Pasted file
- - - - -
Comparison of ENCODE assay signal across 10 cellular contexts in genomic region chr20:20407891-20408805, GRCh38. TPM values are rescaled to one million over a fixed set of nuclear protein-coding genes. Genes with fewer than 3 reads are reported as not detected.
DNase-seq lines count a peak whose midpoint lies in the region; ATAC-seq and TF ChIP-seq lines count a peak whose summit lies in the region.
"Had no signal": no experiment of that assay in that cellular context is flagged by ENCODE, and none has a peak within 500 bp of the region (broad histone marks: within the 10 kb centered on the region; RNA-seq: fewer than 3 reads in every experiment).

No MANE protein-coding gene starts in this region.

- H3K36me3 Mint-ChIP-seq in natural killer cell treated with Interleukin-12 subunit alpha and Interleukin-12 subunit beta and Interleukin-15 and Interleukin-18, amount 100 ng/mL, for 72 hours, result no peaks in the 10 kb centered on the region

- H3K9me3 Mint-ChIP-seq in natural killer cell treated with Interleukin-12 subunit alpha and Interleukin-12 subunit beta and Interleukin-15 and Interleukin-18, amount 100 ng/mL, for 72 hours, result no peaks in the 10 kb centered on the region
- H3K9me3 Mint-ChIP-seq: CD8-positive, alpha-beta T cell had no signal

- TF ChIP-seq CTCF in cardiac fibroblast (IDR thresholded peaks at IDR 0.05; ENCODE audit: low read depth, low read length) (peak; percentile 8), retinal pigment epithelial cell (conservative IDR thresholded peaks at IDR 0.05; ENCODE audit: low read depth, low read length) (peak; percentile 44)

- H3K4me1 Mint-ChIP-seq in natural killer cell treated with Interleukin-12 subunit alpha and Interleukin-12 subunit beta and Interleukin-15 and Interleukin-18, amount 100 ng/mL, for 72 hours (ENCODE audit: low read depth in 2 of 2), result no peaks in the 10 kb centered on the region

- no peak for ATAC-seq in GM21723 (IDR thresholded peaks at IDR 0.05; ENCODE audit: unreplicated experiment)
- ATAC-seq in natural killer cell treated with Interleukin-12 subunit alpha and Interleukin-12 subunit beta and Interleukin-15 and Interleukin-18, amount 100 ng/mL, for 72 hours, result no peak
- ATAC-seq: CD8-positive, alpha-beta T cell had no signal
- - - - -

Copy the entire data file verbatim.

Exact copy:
Comparison of ENCODE assay signal across 10 cellular contexts in genomic region chr20:20407891-20408805, GRCh38. TPM values are rescaled to one million over a fixed set of nuclear protein-coding genes. Genes with fewer than 3 reads are reported as not detected.
DNase-seq lines count a peak whose midpoint lies in the region; ATAC-seq and TF ChIP-seq lines count a peak whose summit lies in the region.
"Had no signal": no experiment of that assay in that cellular context is flagged by ENCODE, and none has a peak within 500 bp of the region (broad histone marks: within the 10 kb centered on the region; RNA-seq: fewer than 3 reads in every experiment).

No MANE protein-coding gene starts in this region.

- H3K36me3 Mint-ChIP-seq in natural killer cell treated with Interleukin-12 subunit alpha and Interleukin-12 subunit beta and Interleukin-15 and Interleukin-18, amount 100 ng/mL, for 72 hours, result no peaks in the 10 kb centered on the region

- H3K9me3 Mint-ChIP-seq in natural killer cell treated with Interleukin-12 subunit alpha and Interleukin-12 subunit beta and Interleukin-15 and Interleukin-18, amount 100 ng/mL, for 72 hours, result no peaks in the 10 kb centered on the region
- H3K9me3 Mint-ChIP-seq: CD8-positive, alpha-beta T cell had no signal

- TF ChIP-seq CTCF in cardiac fibroblast (IDR thresholded peaks at IDR 0.05; ENCODE audit: low read depth, low read length) (peak; percentile 8), retinal pigment epithelial cell (conservative IDR thresholded peaks at IDR 0.05; ENCODE audit: low read depth, low read length) (peak; percentile 44)

- H3K4me1 Mint-ChIP-seq in natural killer cell treated with Interleukin-12 subunit alpha and Interleukin-12 subunit beta and Interleukin-15 and Interleukin-18, amount 100 ng/mL, for 72 hours (ENCODE audit: low read depth in 2 of 2), result no peaks in the 10 kb centered on the region

- no peak for ATAC-seq in GM21723 (IDR thresholded peaks at IDR 0.05; ENCODE audit: unreplicated experiment)
- ATAC-seq in natural killer cell treated with Interleukin-12 subunit alpha and Interleukin-12 subunit beta and Interleukin-15 and Interleukin-18, amount 100 ng/mL, for 72 hours, result no peak
- ATAC-seq: CD8-positive, alpha-beta T cell had no signal